Authors: Gregory House
A Red Ned Mystery
By Gregory House
Published by Gregory House at Amazon
Copyright 2011 Gregory House
All artwork copyright Alexander House 2011
Archaeology, Peter Wilkes and other diverse matters blogged at
Red Ned, the Reluctant Tudor Detective blog at
Stories in the Red Ned Tudor Mysteries Series
Soon to be release in the Red Ned Series on Amazon
The Smithfield Shambles
The Trade of the Thames
The King’s Counsel
Soon to be released, the first book in the Darkness Series a Tudor Historical Fantasy on Amazon
Peter Wilks Archaeological Mysteries Series on Amazon
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or as he prefers Red Ned – an apprentice lawyer at Greys Inn and organiser of the Christmas Revels
Margaret or Meg Black
– apprentice apothecary and amateur surgeon and sometime smuggler of illicit literature, suspected subverter of the Christmas Revels
– older brother of Meg, apprentice artificer and Ned’s partner in the Revels scheme
Gruesome Roger –
retainer to the Black family, a fellow with secrets who likes to loom menacingly over Ned ruining his Christmas
– commissioner of Sewers London and uncle of Red Ned, a lawyer climbing the ladder of patronage, a good friend of Thomas Cromwell
Canting Michael –
a gang lord of Southwark who would like Red Ned’s company for an hour or two
Earless Nick (Throckmore)
– self proclaimed Master of Masterless men and Lord of the Liberties, always ready for good company and a game.
– an ardent church reformer and ally of Cromwell, she has firm
on the good works in the sinkholes of London
– a young innocent reformist lad of interesting dispositions and talents
– a blonde punk of St Paul’s, consort of Earless Nick
a host of revelling clerks, apprentice lawyers and assorted punks, minions and rogues
Katherine of Aragon –
Queen of England, for now
Lady Anne Boleyn
– a Howard niece and supporter of Lutherans who the King wants to marry
– former secretary to Cardinal Wolsey now serving the King on the Privy Council
Sir Thomas More
– Lord Chancellor of England and pursuer of heretics
Cardinal Thomas Wolsey
– disgraced former Lord Chancellor now living in exile from the Royal Court
The Liberties of London
is a work of fiction. However most of the main points of the story are based around historical Tudor London of 1529 and the setting is derived from period documents and accounts. I have endeavoured to give contemporary readers a window into the daily thoughts, and attitudes of the people in their positions in the Tudor hierarchy. All the main characters of this work are fictional, though, as much as research allows, they do express the mood, passions and concerns of the time. These views do not necessarily represent those of the author.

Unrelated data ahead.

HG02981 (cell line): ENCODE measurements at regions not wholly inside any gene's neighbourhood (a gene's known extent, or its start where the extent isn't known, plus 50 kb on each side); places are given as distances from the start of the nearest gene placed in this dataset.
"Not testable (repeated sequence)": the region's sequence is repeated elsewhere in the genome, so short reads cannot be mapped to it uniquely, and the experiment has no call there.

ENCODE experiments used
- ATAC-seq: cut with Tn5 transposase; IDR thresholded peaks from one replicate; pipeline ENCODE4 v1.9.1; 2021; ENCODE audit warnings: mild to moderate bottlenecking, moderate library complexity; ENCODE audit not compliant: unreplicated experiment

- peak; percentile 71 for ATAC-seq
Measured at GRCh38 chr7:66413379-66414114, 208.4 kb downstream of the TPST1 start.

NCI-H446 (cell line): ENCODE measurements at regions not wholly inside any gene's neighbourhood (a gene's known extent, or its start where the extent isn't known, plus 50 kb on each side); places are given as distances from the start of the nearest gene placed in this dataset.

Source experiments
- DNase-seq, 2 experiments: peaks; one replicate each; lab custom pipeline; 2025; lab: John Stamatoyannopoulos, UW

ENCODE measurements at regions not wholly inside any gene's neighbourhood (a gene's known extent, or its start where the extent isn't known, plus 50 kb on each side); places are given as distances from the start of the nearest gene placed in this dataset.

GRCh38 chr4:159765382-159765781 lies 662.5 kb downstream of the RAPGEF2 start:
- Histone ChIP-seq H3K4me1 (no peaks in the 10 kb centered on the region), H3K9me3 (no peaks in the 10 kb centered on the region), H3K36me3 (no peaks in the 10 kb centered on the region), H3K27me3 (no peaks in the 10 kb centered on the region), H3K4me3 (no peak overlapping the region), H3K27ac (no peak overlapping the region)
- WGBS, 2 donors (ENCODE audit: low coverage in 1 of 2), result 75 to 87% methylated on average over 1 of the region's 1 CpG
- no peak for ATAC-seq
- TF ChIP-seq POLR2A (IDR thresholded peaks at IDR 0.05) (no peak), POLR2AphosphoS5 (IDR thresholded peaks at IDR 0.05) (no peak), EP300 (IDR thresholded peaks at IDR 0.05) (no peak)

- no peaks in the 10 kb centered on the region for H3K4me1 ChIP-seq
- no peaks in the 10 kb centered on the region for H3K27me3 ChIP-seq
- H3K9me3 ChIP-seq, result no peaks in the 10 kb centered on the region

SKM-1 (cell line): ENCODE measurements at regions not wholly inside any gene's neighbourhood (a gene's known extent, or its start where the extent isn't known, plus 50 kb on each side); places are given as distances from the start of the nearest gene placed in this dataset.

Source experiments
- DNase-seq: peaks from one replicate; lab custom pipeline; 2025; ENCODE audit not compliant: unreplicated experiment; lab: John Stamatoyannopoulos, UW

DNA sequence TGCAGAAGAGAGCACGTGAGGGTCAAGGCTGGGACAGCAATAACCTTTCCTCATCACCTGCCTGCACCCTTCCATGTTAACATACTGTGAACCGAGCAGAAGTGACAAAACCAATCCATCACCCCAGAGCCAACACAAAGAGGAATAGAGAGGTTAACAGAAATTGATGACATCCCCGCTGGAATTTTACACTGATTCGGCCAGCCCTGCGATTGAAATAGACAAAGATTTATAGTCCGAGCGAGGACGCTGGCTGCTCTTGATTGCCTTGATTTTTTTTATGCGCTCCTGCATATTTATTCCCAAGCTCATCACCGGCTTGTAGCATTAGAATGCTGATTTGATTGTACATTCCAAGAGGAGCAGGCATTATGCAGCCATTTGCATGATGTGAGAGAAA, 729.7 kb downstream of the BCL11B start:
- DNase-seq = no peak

During the reign of Henry VIII, the value of coins varied wildly since coins were frequently recalled and re issued with a lower precious metal content, to aid the financing of Henry’s expenditure on war and domestic building programs. It got to such a state that the gold sovereign coins stamped with the portrait of the King were nicknamed old copper noses since frequent handling gave them a red gold colour. Rhenish florins, Thalers and Venetian florins were the period’s equivalent of US dollars and accepted all over Europe. All other coins were evaluated to their standard.
farthing = quarter of a penny (0.25d)
1 penny silver coin
Half groat silver coin worth 2 pence
Groat silver coin worth 4 pence
1 shilling silver coin worth 12d
1 noble a gold coin worth 6s 8d. (80p, or 1/3 of a pound)
1 Angel a gold coin worth 7 shillings and 6 pence
1 pound or a sovereign gold coin worth 20 shillings,
1 mark was the value of 8 ounces of gold or silver; 123 4d
For more Tudor information I suggest you have a look at the following books;
Pleasures and Pastimes in Tudor England Eur
ope by Alison Sim
Walking Shakespeare’s London
by Nicholas Robins
by Liza Picard
Food and Feast in Tudor England
by Alison Sim
Look out for the rest of the series of the Red Ned ‘adventures’ at Amazon
Gregory House-Terra Australis
To all my readers at the start of this yuletide season, I wish you all a safe and happy time during the festivities rich in fellowship, regard and family wherever you may be. Secondly, an apology for the numerous errors, that kindly readers have pointed out, hopefully in this revision they’ve been routed out like damnable heretics and summarily dealt with. Thirdly as a writer of historical fiction, I strive to bring forth a contemporary understandable view of the Tudor Age, during the reign of Henry VIII
. For instance, the English of the Tudor period is both maddeningly close and frustratingly different to our modern usages. To aid the story flow and provide a period flavour I’ve made some efforts to render dialects and phrasing into more modern standards, hopefully without sounding like a player at a Ren Fair. For any one who would like to look a little deeper into where our language came from I can highly recommend Bill Bryson’s
The Mother Tongue
, an extremely amusing account of accent, eccentricity and English. Finally apart from a good tale of adventure, rogues and cosenage as a historian and researcher I’m trying to give the reader as accurate portrayal of Tudor life and culture as possible based on the surviving records and accounts. That being so some errors are bound to creep in, the main one is the Wood Street Compter or Gaol, this it appears was built in 1553, thus too late for Ned’s period. So in this revision that has been changed to the older and nearby Bread Street Compter by St Mildred’s, which the Wood Street Compter later replaced.
Regards Gregory House